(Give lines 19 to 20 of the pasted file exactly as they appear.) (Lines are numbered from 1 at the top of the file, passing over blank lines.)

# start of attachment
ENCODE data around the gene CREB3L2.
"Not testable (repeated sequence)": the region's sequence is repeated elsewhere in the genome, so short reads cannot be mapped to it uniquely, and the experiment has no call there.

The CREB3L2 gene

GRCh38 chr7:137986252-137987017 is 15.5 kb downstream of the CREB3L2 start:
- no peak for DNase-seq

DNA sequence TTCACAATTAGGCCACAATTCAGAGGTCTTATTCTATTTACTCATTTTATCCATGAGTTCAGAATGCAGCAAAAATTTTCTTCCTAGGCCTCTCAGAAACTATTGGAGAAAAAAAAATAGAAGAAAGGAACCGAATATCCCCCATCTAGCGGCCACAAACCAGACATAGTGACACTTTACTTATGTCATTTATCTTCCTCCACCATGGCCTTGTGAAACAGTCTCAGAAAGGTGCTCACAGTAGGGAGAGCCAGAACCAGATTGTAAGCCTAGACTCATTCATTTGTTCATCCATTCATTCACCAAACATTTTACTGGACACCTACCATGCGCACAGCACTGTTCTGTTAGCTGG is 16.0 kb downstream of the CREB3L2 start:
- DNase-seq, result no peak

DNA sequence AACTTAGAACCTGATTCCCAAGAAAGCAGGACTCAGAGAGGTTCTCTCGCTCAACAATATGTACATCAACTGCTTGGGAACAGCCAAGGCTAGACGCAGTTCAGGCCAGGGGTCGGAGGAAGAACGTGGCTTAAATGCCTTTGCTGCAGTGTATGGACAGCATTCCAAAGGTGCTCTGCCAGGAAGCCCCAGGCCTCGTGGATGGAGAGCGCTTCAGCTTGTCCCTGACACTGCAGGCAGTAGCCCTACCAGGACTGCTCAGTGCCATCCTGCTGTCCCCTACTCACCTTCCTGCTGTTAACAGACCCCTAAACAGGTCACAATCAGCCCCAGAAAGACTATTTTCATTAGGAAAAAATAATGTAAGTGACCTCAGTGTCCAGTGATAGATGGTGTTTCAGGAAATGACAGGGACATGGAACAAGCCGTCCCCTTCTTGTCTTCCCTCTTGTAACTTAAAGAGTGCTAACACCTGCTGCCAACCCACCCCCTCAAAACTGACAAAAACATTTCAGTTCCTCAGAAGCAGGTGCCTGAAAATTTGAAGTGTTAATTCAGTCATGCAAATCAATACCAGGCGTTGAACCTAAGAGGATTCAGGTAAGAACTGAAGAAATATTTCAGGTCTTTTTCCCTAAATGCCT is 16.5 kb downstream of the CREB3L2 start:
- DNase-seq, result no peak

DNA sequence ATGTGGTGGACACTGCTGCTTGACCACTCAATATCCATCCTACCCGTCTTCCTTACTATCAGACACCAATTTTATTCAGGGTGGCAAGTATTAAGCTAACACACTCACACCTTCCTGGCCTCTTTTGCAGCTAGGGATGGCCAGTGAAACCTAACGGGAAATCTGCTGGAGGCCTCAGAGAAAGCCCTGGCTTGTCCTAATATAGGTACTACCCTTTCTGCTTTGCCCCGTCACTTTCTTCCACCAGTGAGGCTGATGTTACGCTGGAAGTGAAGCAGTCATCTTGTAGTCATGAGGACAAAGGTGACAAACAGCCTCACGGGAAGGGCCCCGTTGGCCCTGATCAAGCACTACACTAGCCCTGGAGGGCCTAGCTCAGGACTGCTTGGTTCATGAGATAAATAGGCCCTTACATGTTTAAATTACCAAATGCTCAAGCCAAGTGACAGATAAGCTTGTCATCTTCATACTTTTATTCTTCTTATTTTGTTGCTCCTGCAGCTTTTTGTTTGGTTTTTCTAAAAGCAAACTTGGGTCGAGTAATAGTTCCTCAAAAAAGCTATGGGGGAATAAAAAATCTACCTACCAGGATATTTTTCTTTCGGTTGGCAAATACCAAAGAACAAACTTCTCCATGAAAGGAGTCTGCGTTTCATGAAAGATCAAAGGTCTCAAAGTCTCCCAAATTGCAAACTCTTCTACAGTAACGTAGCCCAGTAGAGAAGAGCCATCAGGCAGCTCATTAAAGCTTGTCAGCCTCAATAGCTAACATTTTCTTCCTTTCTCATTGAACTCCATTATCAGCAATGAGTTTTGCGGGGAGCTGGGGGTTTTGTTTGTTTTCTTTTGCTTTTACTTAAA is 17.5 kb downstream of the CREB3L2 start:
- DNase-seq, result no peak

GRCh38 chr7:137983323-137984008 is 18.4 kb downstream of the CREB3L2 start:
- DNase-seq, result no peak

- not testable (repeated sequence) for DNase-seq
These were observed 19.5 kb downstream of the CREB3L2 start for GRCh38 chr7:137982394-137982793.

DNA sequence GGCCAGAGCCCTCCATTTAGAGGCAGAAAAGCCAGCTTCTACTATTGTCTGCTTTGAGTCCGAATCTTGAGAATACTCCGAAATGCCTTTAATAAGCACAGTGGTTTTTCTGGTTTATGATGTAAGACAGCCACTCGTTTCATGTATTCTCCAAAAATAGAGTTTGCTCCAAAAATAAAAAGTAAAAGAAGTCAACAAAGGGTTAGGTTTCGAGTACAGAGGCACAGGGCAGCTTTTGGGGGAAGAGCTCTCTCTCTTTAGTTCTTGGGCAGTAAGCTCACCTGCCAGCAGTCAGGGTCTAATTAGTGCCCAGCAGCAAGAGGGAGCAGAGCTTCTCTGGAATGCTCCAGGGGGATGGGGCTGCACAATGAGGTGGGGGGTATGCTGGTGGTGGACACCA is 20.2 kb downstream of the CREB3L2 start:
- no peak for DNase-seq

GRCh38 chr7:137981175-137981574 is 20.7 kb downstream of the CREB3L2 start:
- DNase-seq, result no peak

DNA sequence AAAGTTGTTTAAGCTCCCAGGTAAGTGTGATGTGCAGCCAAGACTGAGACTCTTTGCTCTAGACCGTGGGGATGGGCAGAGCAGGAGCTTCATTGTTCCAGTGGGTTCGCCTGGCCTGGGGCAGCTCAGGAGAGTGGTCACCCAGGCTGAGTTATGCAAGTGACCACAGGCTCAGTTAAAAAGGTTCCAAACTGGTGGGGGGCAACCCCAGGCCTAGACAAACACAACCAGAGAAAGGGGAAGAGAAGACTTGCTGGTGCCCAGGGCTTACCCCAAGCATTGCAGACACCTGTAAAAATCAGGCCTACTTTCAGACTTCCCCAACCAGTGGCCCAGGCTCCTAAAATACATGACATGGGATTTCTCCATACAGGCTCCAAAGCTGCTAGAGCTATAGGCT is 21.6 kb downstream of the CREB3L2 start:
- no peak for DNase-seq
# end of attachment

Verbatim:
- DNase-seq, result no peak

DNA sequence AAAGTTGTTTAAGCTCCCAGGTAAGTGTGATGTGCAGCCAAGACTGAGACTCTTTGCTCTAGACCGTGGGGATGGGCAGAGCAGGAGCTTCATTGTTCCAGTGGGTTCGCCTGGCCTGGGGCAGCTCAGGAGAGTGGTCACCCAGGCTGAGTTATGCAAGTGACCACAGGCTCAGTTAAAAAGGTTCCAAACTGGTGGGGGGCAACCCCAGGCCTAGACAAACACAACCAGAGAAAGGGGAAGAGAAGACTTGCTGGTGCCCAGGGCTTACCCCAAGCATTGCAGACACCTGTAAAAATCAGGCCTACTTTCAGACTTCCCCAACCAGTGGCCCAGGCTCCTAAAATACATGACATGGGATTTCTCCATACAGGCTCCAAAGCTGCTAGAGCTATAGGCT is 21.6 kb downstream of the CREB3L2 start: